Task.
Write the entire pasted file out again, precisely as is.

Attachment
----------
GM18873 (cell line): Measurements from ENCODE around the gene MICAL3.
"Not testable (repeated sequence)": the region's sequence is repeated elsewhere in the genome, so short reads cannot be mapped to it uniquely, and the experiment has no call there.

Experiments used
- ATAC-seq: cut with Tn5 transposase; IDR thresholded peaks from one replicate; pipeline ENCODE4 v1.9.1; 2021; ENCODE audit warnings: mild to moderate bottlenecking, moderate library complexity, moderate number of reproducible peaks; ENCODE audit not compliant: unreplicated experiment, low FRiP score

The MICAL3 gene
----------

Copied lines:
GM18873 (cell line): Measurements from ENCODE around the gene MICAL3.
"Not testable (repeated sequence)": the region's sequence is repeated elsewhere in the genome, so short reads cannot be mapped to it uniquely, and the experiment has no call there.

Experiments used
- ATAC-seq: cut with Tn5 transposase; IDR thresholded peaks from one replicate; pipeline ENCODE4 v1.9.1; 2021; ENCODE audit warnings: mild to moderate bottlenecking, moderate library complexity, moderate number of reproducible peaks; ENCODE audit not compliant: unreplicated experiment, low FRiP score

The MICAL3 gene